In this image taken from video provided by WHEC-TV, David...

In this image taken from video provided by WHEC-TV, David Jakubonis, left, brandishes a sharp object as he allegedly attacks U.S. Rep. Lee Zeldin, right, as the Republican candidate for governor delivered a speech in upstate Perinton on July 21. Credit: AP

A man who accosted Rep. Lee Zeldin on stage as the Republican campaigned for governor will remain in custody while a federal judge considers his lawyer's plea to release the Army veteran, who he said was in an alcoholic relapse.

David Jakubonis, 43, faces a federal count of assaulting a member of Congress with a dangerous weapon for the attack July 21 in the Rochester area. The charge carries a potential maximum penalty of 10 years in prison.

At a detention hearing Thursday, assistant U.S. Attorney Sean Eldridge argued Jakubonis should be held as a danger to the community because he lunged at a congressman with a dangerous weapon.

“To characterize what happened to Congressman Zeldin that day as a close call is an understatement,” Eldridge said.

A video of the attack shows Jakubonis raised his arm toward the congressman from Shirley while holding a keychain with two sharp points.

“You’re done,” Jakubonis said four times as he approached Zeldin.

Zeldin grabbed Jakubonis’ wrist and the two tussled to the ground as others jumped in to help. Zeldin suffered a minor scrape.

Jakubonis' attorney, federal public defender Steven Slawinski, said his client was drunk and didn’t know who Zeldin was when he tried to take the congressman's microphone.

Jakubonis had been receiving treatment for substance abuse and mental health counseling from the VA when he relapsed and started drinking the day of Zeldin’s rally, which was near the defendant's house, Slawinski said.

“He was drunk and relapsed,” Slawinski said. “He had no political motive to do anything."

Jakubonis was being treated for PTSD and anxiety after four years of service in the U.S. Army, including a deployment to Iraq where he received the Bronze Star, Slawinski said. When he returned from Iraq, his wife died from a brain condition and he relinquished custody of his children, his attorney said.

Slawinski said he was waiting for the state court to drop its charges, leaving only the federal charge of attempting to assault a congressman. The attorney is seeking either probation with strict conditions or inpatient care.

Judge Marian Payson said she would make a detention decision after considering whether Jakubonis' actions last week were “aberrant” behavior and whether there was enough support in place should he be released from jail. She said she wanted to review Jakubonis' mental health history.

 The judge also asked prosecutors to send her a photo of the object — which Eldridge called a “cat dagger” — and its dimensions, noting that Jakubonis was released after his initial arrest on a state charge. She asked whether opinions differed on whether the plastic object was considered “a dangerous weapon.”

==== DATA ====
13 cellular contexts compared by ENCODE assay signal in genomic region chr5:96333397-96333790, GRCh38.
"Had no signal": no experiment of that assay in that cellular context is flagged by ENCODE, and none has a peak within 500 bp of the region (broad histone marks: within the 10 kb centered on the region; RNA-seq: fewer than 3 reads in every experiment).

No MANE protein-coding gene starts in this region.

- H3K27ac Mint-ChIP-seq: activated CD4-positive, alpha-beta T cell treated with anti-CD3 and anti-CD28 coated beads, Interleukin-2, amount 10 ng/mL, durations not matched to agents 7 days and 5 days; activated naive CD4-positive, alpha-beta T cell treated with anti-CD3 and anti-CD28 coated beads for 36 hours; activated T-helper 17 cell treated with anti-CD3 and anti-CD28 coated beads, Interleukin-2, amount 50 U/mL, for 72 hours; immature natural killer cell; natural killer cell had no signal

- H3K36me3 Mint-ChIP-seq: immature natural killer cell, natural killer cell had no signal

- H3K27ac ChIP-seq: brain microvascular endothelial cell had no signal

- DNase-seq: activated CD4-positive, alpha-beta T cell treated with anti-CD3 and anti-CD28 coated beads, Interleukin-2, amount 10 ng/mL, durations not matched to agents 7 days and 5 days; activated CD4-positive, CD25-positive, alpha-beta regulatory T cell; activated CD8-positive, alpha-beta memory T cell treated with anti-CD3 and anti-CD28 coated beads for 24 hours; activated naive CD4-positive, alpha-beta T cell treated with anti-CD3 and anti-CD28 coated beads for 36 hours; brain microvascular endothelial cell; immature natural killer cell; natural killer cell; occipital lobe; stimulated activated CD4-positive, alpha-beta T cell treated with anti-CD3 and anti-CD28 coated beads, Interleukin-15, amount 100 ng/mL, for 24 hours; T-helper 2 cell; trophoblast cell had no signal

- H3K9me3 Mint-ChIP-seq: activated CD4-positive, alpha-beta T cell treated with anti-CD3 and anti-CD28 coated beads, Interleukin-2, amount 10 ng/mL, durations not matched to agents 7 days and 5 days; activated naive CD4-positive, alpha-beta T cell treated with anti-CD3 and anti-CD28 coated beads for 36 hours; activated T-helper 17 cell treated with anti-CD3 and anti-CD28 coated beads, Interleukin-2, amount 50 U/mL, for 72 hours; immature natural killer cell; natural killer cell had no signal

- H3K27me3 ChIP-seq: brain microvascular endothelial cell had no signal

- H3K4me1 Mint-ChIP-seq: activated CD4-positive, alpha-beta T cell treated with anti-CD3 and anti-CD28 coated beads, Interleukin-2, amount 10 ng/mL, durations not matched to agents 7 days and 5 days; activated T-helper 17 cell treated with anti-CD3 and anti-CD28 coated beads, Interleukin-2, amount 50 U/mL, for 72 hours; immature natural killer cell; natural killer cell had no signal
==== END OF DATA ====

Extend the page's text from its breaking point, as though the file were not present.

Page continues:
“It is not designed to be a decoration. It’s designed to be a weapon,” Eldridge said. “The points are very pointy and the material is hard enough that it could puncture the skin.”

The federal criminal complaint filed Saturday said Jakubonis “did not know who the speaker was or that the speaker was a political person.” It said that when Jakubonis watched video of the incident he told investigators he “must have checked out” and that what was depicted in the video was disgusting.

Jakubonis was arraigned Friday on a separate state charge of attempted assault in the second degree and was released by a local judge.

He has two prior misdemeanor DWI convictions from 2006 and 2019. His two-year probation on the 2019 count expired in December 2021.

A big part of Zeldin’s campaign message has been a promise to get tougher on criminals. Almost immediately after the onstage altercation with Jakubonis, he sought to link a New York bail reform law passed by Democrats to his own case.

The law requires judges to free most people accused of lesser crimes while they await trial. It limits the instances when judges can require a defendant to pay money to gain their freedom, a system that favored wealthier people.

When he was initially arrested, a Monroe County sheriff’s investigator charged Jakubonis with second-degree attempted assault, a crime not serious enough to warrant his jailing or the imposition of bail.

Afterward, Zeldin tweeted that his assailant’s release was “due to New York’s insane cashless bail law.”

Democrats pointed out that if prosecutors had wanted to give a judge discretion to jail Jakubonis, Monroe County District Attorney Sandra Doorley — a Republican who is listed as being a co-chair of Zeldin’s campaign — could have simply picked a more serious charge.

Even before the bail reform law, a charge of second-degree attempted assault might have been unlikely to lead to a judge setting a high bail that might have kept Jakubonis for more than a night. 

Payson did not say when she would rule on the government's request for detention. A status hearing is scheduled for Aug. 24.

With John Asbury

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